HP creates Britain’s first National Photo Album
HP has today announced the launch of the ‘HP National Photo Album', one of the most ambitious public archiving projects in recent history. The digital photography company is urging the nation to dust off its old photograph albums and rummage through its attics to help create an archive of the most striking and historically interesting images.
Peter Urey, marketing and category manager for HP's Imaging and Printing Group believes
“The average household contains around 1,500 non-digital photographs which adds up to about 24 billion images. Of course, most of them would be of no interest to a public archive, but we are convinced that lurking in the nation's attics and lofts are thousands of images that have real social and cultural value. ”
HP is seeking images of individuals, families, workplaces, events, outings, cities, towns and villages; anything which reveals something of the way Britain has worked, played, lived and loved over the past hundred years.
Urey also wants personal perspectives of famous historical events. So if you are harbouring a picture of Elvis Presley's only visit to the UK or the Coronation or the 1966 World Cup celebrations, now's your chance to share it with a wider public.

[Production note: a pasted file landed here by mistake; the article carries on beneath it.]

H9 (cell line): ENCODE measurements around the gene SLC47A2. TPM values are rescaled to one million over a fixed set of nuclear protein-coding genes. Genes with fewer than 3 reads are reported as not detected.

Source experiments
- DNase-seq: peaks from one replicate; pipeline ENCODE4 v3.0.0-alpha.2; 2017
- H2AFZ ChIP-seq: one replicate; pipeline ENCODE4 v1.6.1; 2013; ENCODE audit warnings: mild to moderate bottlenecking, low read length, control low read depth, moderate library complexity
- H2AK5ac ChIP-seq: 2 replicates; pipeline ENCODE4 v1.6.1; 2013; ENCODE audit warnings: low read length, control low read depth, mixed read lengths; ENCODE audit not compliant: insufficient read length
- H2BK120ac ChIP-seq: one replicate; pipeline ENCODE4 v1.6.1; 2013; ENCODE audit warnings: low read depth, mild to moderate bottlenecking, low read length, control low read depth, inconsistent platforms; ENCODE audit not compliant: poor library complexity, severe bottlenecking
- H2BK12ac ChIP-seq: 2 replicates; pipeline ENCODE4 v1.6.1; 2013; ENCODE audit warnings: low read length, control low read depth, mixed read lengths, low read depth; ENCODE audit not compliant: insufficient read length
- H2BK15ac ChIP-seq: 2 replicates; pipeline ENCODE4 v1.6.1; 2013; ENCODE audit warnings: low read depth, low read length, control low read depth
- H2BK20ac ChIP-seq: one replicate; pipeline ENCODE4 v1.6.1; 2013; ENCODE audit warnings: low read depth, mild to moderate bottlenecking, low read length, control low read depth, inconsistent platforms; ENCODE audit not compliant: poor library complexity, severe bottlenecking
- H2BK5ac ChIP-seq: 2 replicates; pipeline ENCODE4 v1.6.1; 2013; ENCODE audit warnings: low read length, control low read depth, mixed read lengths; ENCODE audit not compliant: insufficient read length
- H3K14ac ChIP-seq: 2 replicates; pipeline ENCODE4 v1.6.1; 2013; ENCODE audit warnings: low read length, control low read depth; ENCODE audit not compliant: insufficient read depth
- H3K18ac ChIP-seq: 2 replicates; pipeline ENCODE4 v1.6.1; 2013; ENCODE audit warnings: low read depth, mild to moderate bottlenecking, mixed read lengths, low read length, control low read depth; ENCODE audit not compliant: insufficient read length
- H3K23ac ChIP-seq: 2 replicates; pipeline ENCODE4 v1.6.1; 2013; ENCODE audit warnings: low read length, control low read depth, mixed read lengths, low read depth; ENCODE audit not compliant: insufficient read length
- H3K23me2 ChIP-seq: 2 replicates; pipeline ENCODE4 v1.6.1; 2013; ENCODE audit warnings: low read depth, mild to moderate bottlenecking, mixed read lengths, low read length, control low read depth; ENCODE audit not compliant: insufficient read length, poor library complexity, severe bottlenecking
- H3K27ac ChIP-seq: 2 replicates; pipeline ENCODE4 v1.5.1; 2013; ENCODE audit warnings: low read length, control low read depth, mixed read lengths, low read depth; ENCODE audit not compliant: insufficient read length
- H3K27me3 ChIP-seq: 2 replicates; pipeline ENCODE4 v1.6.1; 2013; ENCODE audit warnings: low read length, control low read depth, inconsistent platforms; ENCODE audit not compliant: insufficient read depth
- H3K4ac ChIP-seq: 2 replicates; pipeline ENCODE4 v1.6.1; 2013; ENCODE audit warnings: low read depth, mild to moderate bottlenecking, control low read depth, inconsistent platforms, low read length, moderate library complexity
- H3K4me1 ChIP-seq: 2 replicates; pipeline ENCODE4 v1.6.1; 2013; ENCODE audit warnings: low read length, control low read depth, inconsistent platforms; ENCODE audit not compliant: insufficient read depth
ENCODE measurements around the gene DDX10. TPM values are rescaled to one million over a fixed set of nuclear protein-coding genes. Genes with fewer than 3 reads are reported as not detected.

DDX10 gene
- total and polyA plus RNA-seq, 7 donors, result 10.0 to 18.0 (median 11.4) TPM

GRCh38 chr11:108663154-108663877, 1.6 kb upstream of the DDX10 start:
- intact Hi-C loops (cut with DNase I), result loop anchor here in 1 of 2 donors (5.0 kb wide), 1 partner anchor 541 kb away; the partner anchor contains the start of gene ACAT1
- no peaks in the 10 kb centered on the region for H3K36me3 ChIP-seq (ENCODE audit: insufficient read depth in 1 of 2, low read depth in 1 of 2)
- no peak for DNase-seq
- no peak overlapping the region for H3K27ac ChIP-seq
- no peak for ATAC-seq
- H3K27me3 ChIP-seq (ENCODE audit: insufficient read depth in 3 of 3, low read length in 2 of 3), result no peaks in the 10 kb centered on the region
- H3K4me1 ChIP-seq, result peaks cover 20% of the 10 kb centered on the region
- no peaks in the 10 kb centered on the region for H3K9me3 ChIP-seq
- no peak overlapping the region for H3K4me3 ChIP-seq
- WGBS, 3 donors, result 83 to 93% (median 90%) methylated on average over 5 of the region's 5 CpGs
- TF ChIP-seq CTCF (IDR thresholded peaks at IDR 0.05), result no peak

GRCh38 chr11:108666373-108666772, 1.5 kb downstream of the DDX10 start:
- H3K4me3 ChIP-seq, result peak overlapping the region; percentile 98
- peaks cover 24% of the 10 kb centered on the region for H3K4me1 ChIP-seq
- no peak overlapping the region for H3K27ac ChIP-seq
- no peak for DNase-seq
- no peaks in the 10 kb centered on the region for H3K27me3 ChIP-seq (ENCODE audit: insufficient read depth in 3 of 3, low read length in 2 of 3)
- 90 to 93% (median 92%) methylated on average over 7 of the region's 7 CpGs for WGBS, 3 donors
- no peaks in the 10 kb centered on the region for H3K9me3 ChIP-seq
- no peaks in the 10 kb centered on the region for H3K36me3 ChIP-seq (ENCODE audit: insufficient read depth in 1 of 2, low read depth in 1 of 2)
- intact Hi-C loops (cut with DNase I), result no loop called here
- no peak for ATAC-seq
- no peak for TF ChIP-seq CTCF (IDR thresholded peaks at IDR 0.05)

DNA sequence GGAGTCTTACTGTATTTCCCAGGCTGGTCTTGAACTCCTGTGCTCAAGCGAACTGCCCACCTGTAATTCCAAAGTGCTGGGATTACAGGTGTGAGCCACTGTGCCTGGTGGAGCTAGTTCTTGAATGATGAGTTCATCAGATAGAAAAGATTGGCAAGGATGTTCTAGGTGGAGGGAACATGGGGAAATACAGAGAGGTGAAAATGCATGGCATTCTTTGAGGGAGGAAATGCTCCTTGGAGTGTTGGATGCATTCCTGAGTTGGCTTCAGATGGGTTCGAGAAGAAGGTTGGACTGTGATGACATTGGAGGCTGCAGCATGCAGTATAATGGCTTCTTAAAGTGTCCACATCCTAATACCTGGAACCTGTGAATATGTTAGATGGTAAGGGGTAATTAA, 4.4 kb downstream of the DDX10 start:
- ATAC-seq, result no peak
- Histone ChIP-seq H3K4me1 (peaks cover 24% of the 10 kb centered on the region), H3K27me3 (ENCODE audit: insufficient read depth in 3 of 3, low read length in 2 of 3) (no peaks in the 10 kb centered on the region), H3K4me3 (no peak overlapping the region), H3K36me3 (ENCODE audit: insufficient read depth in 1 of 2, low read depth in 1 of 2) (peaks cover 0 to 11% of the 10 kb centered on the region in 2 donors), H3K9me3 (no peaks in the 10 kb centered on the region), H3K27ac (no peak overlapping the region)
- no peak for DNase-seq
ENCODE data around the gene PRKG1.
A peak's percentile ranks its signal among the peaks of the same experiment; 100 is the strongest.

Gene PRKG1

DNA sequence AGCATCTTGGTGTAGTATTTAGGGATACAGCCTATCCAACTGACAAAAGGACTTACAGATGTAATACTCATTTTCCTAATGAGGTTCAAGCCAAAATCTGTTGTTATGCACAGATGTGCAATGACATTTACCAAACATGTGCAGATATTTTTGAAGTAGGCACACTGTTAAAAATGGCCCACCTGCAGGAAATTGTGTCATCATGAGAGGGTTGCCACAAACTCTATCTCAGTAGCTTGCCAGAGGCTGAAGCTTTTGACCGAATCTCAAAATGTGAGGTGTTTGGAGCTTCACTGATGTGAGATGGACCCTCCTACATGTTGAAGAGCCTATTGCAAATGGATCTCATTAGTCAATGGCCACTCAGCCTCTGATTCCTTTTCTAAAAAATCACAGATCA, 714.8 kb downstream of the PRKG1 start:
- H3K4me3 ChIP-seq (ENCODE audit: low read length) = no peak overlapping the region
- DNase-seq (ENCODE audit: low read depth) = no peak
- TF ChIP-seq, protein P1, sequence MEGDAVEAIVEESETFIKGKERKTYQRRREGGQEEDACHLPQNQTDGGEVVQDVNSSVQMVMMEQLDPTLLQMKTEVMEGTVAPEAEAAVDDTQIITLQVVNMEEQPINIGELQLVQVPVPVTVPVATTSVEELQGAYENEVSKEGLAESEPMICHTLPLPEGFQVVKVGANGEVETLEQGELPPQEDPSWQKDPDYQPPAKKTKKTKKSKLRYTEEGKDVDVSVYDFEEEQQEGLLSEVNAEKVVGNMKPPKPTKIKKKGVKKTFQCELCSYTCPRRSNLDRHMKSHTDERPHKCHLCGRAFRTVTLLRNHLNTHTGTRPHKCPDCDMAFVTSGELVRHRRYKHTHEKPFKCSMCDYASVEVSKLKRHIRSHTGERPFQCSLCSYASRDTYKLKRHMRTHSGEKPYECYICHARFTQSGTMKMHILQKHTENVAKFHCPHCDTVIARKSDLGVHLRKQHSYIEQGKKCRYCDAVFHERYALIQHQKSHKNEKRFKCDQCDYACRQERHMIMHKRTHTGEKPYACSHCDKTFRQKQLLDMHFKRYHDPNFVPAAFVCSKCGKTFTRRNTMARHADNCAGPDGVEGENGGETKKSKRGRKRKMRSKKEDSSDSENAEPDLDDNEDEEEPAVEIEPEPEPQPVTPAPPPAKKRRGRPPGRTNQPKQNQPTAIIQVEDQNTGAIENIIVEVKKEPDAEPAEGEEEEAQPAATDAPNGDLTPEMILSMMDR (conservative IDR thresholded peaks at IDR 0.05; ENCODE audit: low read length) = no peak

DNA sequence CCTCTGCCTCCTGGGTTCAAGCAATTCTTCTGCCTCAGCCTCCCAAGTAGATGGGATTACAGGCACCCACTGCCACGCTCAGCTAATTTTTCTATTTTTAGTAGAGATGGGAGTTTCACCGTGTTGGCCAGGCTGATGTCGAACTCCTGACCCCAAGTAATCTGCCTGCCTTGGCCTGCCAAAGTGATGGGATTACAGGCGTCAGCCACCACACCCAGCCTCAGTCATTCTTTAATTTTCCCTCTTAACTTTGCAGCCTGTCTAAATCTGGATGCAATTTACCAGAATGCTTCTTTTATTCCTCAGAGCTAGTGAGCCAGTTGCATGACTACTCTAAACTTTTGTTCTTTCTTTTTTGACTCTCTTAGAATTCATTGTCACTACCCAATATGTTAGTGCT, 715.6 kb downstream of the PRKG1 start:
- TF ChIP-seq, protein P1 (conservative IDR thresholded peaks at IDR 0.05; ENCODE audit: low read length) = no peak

HP hope that over time the HP National Photo Album will become a valuable resource for schools, researchers, the media and members of the public. It will be an alternative social history of Britain told in pictures.
The HP National Photo Album will be free to access at www.nationalphotoalbum.co.uk Anyone wanting to contribute to the archive can offer their pictures for consideration in one of two ways. Option 1: Upload images directly onto the archive at ww.nationalphotoalbum.co.uk by following simple step by step instructions. Option 2: Submit entries via post to HP National Photo Album, 31 St. Petersburgh Place, London W2 4LA where they will be vetted and uploaded by experts.
All images must be accompanied by a suitably sized self-addressed envelope. Every effort will be made to return the images in good order but HP cannot be held liable for damaged or lost photographs.